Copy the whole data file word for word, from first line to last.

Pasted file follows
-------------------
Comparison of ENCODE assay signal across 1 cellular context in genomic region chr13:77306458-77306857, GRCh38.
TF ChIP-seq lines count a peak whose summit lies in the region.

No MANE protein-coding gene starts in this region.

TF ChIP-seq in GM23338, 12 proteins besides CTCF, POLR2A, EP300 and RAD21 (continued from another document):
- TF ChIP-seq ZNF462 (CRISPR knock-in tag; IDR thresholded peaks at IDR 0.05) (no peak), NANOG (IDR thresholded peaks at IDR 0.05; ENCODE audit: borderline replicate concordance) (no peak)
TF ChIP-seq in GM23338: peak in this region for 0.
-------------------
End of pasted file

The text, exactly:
Comparison of ENCODE assay signal across 1 cellular context in genomic region chr13:77306458-77306857, GRCh38.
TF ChIP-seq lines count a peak whose summit lies in the region.

No MANE protein-coding gene starts in this region.

TF ChIP-seq in GM23338, 12 proteins besides CTCF, POLR2A, EP300 and RAD21 (continued from another document):
- TF ChIP-seq ZNF462 (CRISPR knock-in tag; IDR thresholded peaks at IDR 0.05) (no peak), NANOG (IDR thresholded peaks at IDR 0.05; ENCODE audit: borderline replicate concordance) (no peak)
TF ChIP-seq in GM23338: peak in this region for 0.